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Inventing a Soviet Countryside (Paperback)

State Power and the Transformation of Rural Russia, 1917–1929

Imprint: University of Pittsburgh Press
Series: Russian and East European Studies
Pages: 312
ISBN: 9780822961758
Published: 15th February 2004
Casemate UK Academic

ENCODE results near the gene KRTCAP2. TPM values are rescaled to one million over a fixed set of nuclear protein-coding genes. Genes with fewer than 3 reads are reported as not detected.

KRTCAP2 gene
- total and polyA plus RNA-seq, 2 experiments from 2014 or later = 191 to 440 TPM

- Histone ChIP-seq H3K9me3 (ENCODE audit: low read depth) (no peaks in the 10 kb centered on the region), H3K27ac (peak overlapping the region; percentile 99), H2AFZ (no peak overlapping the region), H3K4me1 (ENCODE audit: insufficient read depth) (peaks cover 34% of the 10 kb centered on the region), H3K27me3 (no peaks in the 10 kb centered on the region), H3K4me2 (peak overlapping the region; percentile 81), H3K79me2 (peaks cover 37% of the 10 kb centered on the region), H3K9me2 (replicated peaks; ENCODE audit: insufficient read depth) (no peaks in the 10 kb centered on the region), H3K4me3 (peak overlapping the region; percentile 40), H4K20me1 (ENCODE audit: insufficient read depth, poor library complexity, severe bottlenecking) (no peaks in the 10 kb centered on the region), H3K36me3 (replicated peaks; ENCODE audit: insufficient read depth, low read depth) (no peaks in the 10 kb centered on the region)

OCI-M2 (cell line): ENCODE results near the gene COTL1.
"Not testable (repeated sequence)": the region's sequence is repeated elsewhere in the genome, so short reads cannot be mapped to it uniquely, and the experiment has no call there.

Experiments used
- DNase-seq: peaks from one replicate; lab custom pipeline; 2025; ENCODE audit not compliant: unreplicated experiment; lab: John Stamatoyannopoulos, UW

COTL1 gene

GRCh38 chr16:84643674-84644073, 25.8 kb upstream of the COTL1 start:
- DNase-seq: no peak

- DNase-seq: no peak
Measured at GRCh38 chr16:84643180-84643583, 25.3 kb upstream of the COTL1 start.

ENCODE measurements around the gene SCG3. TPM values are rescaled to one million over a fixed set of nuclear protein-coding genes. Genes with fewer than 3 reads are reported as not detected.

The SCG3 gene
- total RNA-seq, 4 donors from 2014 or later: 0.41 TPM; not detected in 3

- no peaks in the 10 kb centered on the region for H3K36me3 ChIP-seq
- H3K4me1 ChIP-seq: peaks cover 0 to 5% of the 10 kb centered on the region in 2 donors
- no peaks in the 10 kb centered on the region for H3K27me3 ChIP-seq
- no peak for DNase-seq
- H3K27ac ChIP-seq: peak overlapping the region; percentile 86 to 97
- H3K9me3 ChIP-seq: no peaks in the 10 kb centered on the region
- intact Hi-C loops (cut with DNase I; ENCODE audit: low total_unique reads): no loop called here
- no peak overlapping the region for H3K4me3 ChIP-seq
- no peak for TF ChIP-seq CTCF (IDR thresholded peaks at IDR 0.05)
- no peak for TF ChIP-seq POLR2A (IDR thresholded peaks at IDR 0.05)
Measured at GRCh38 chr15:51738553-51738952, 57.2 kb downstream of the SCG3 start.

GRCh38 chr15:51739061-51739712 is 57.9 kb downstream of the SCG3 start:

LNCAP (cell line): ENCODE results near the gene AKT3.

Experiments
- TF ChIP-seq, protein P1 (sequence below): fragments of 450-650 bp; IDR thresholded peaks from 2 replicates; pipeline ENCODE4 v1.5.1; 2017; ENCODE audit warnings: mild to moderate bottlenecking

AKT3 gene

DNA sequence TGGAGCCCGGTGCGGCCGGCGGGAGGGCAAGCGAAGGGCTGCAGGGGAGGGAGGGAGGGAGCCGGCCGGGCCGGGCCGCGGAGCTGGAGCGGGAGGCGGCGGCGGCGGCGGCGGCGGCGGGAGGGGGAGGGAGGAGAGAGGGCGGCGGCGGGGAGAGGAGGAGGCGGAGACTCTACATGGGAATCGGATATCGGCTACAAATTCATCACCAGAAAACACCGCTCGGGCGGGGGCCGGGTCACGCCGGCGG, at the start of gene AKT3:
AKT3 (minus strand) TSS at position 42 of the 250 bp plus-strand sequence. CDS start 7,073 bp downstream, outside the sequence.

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Following the largest peasant revolution in history, Russia's urban-based Bolshevik regime was faced with a monumental task: to peacefully \u201cmodernize\u201d and eventually \u201csocialize\u201d the peasants in the countryside surrounding Russia's cities. To accomplish this, the Bolshevik leadership created the People's Commissariat of Agriculture (Narkomzem), which would eventually employ 70,000 workers. This commissariat was particularly important, both because of massive famine and because peasants composed the majority of Russia's population; it was also regarded as one of the most moderate state agencies because of its nonviolent approach to rural transformation.Working from recently opened historical archives, James Heinzen presents a balanced, thorough examination of the political, social, and cultural dilemmas present in the Bolsheviks' strategy for modernizing of the peasantry. He especially focuses on the state employees charged with no less than a complete transformation of an entire class of people. Heinzen ultimately shows how disputes among those involved in this plan-from the government, to Communist leaders, to the peasants themselves-led to the shuttering of the Commissariat of Agriculture and to Stalin's cataclysmic 1929 collectivization of agriculture.

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